Commentary | Life Lines: This year, read beyond the bearded cover

“In the course of history, men with facial hair have been ascribed various attributes such as wisdom and knowledge, sexual virility, or high social status…”

The above is taken from one of today’s most popular, most approachable, and most widely circulated sources (Wikipedia) and thus should be given its due attention. It goes on to name the number of great figures who have sported this epitome of manhood, notable ones including Aristotle, Leonardo da Vinci, and Brad Pitt.

Although the online encyclopedia fails to mention it, I too have joined the ranks. For the past month or so I have not touched a razor to my face, growing this remarkable thing they call the beard (which, in case you forgot, is said to represent sexual virility). Wikipedia continues and talks about the converse effect, something about how beards can be related to filthiness, crudeness, and an eccentric disposition. But we all know how fickle the Internet can be and since a beard – which I happen to have – typifies sexual virility there is no way it could mean such things.

Tongue-in-the-cheek aside, I have been continually surprised at the different reactions to the new addition to my face. Yes, I now have a fiery red (non-patched) collection of hair that deems my neck invisible. Yes, I have a mustache, which I have to smooth to the side to stop it from filtering any liquids I take in. But it seems that, according to those strangers who don’t know me well, I also have an added feature to my character.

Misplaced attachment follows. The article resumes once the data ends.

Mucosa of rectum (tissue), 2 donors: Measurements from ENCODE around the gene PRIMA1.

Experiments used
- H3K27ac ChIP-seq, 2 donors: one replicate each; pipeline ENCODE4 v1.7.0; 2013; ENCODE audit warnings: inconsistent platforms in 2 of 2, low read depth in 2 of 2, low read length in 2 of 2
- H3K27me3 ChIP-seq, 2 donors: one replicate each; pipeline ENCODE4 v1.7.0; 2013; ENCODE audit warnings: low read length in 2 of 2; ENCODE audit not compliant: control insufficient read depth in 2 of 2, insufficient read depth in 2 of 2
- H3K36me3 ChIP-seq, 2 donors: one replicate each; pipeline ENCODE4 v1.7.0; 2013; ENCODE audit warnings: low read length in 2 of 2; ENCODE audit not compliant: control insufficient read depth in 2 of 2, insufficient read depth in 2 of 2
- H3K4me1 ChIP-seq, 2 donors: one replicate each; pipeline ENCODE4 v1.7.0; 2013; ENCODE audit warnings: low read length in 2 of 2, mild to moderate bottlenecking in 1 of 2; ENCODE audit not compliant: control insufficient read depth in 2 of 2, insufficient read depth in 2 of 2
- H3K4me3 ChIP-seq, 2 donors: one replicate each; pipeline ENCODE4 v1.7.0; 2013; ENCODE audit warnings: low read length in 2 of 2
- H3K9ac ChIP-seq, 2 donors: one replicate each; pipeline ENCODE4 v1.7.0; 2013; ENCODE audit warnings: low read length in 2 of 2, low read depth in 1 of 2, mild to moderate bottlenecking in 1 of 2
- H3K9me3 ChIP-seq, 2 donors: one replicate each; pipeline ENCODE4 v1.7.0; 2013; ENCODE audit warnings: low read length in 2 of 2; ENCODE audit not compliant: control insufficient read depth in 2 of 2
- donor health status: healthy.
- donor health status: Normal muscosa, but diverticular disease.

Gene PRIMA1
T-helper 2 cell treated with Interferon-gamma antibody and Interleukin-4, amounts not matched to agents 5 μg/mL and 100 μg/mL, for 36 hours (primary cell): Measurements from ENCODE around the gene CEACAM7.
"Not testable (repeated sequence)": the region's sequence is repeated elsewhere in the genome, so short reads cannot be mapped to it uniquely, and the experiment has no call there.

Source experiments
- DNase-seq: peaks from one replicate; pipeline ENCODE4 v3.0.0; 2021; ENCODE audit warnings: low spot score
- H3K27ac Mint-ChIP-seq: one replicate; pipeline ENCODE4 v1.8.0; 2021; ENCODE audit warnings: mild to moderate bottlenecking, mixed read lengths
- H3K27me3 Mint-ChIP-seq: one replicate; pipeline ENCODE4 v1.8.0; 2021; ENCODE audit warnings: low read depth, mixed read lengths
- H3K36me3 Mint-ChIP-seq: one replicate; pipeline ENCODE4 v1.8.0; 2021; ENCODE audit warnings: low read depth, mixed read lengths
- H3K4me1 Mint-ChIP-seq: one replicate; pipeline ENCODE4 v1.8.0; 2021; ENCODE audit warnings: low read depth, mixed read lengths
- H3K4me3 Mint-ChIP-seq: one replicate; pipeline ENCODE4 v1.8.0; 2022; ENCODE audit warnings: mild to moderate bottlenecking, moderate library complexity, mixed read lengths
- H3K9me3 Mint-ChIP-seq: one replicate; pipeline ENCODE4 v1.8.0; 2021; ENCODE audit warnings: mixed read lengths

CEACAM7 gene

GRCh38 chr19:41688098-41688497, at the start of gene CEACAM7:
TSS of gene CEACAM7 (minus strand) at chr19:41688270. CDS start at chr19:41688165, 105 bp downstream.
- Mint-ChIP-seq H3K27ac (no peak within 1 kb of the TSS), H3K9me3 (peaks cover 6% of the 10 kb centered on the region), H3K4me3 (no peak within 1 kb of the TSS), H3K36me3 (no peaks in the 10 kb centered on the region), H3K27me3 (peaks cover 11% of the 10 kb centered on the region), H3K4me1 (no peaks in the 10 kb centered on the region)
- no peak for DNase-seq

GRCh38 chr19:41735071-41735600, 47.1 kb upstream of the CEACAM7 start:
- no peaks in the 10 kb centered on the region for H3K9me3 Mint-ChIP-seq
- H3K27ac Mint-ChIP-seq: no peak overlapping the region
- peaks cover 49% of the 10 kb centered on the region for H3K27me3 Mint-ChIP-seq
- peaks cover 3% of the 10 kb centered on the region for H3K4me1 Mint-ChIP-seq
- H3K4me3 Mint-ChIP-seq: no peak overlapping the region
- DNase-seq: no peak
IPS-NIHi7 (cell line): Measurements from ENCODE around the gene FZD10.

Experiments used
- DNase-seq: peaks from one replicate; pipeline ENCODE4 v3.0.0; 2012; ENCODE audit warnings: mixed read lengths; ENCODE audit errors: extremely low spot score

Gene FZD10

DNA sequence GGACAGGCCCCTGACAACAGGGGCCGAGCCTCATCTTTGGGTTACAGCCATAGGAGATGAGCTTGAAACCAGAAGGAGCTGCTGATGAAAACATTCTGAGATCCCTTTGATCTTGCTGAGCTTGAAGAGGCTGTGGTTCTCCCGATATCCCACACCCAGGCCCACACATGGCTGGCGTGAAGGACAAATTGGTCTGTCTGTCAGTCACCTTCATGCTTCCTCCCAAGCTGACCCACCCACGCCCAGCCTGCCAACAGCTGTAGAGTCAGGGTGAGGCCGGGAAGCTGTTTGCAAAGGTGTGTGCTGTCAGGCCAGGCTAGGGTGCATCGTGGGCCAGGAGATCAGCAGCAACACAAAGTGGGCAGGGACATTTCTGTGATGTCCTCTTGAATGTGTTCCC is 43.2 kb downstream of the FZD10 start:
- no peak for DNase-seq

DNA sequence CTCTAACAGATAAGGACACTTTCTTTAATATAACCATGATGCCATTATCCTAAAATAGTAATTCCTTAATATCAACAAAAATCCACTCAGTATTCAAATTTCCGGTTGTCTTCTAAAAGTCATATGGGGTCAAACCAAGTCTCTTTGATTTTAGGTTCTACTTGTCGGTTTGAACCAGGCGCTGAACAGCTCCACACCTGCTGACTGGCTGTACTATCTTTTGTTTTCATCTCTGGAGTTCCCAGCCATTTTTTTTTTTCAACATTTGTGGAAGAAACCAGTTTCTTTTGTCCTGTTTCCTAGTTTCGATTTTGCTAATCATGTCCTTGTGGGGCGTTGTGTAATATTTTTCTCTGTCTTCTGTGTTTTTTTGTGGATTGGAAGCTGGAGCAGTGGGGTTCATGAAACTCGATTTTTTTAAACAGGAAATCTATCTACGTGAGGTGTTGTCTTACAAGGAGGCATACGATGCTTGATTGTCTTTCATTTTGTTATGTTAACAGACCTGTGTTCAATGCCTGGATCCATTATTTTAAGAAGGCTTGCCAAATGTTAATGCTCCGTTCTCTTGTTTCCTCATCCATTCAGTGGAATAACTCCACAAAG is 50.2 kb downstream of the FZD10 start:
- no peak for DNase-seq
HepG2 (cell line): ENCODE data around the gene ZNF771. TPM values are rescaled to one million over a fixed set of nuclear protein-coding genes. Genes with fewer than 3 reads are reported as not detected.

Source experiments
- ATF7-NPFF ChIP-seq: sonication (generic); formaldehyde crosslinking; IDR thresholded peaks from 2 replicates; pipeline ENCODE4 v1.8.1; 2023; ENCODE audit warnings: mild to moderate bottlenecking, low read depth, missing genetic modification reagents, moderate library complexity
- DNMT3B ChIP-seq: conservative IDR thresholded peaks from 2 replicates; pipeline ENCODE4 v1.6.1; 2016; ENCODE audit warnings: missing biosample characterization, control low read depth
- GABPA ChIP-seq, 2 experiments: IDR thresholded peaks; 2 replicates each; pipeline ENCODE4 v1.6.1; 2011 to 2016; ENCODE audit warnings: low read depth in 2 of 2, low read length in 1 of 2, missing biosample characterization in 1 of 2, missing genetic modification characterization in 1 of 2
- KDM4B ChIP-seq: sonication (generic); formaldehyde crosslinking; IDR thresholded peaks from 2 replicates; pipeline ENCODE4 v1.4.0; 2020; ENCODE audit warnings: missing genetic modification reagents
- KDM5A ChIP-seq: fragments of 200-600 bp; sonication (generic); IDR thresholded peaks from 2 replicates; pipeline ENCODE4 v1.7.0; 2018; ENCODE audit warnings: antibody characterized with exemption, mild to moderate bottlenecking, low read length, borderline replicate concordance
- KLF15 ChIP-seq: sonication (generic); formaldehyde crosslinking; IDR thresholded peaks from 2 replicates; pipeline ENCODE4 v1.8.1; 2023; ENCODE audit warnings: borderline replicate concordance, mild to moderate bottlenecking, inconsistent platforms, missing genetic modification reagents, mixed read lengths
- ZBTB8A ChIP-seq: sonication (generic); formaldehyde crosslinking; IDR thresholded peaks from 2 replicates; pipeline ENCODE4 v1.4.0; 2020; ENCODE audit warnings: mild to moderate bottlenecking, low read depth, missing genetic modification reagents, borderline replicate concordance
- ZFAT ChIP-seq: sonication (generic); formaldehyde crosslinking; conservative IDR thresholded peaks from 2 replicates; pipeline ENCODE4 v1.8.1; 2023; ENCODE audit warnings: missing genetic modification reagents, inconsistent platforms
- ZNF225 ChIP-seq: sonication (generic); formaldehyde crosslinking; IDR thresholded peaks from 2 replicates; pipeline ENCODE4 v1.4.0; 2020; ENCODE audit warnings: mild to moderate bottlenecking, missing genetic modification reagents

Sure I crack more “I just shaved this morning” jokes than normal, and now and then, I pretend that I’ve converted to one of the many religions that endorse beards but in general I’m still the same person I was a month ago. Yet judging by the different way I’m treated by air hostesses, waiters, casual acquittances, and the like, you would think I had had a total personality makeover. I was asked for three ID’s at the airport as opposed to the usual one. It is harder to make small talk with a waiter after I’ve ordered, and frankly, I am having a lot less eye sex in the hallways.

Now it’s not as if my beard is horribly upsetting. Throw me an email and I’ll prove it. But it’s big and very much there. And it has led to my fascination with how much people, quite possibly subconsciously, treat other people on mere face value. Now I know it has been said a million times. In fact calling it a cliché is in itself a cliché, but nevertheless, let’s try not to judge books by their covers in 2009.

This is not an attempt to get more waitresses to talk to me, I’m actually enjoying observing this change in people’s behaviour and am blessed with wonderful friends who might love me even more with the beard. This is merely a shout out to all of us, including me, to continue to be aware of the human behind the veil. For me, it has been an amusing experience; for others it could very well be frustrating to know that the perception of their true personality is undermined by some physical factor.

In 2009, let’s read our books through before making our minds up about them.

Johanu’s column appears every Monday. Send him your non-patched collection of hairs and shaving jokes to lifelines@mcgilldaily.com.


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